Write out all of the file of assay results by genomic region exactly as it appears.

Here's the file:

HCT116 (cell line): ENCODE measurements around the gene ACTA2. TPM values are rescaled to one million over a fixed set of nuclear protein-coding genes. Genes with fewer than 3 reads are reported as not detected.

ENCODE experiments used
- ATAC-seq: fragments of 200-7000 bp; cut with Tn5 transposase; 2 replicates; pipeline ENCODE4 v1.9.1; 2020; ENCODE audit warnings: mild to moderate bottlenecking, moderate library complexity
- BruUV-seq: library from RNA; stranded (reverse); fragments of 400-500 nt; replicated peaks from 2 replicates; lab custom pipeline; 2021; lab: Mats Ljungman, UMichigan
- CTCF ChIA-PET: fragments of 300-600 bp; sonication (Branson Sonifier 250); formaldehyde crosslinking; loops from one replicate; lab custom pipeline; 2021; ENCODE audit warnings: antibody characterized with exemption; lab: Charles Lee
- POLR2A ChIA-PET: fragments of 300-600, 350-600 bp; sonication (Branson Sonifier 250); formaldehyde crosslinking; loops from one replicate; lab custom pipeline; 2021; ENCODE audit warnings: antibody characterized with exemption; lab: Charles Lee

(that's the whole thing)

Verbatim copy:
HCT116 (cell line): ENCODE measurements around the gene ACTA2. TPM values are rescaled to one million over a fixed set of nuclear protein-coding genes. Genes with fewer than 3 reads are reported as not detected.

ENCODE experiments used
- ATAC-seq: fragments of 200-7000 bp; cut with Tn5 transposase; 2 replicates; pipeline ENCODE4 v1.9.1; 2020; ENCODE audit warnings: mild to moderate bottlenecking, moderate library complexity
- BruUV-seq: library from RNA; stranded (reverse); fragments of 400-500 nt; replicated peaks from 2 replicates; lab custom pipeline; 2021; lab: Mats Ljungman, UMichigan
- CTCF ChIA-PET: fragments of 300-600 bp; sonication (Branson Sonifier 250); formaldehyde crosslinking; loops from one replicate; lab custom pipeline; 2021; ENCODE audit warnings: antibody characterized with exemption; lab: Charles Lee
- POLR2A ChIA-PET: fragments of 300-600, 350-600 bp; sonication (Branson Sonifier 250); formaldehyde crosslinking; loops from one replicate; lab custom pipeline; 2021; ENCODE audit warnings: antibody characterized with exemption; lab: Charles Lee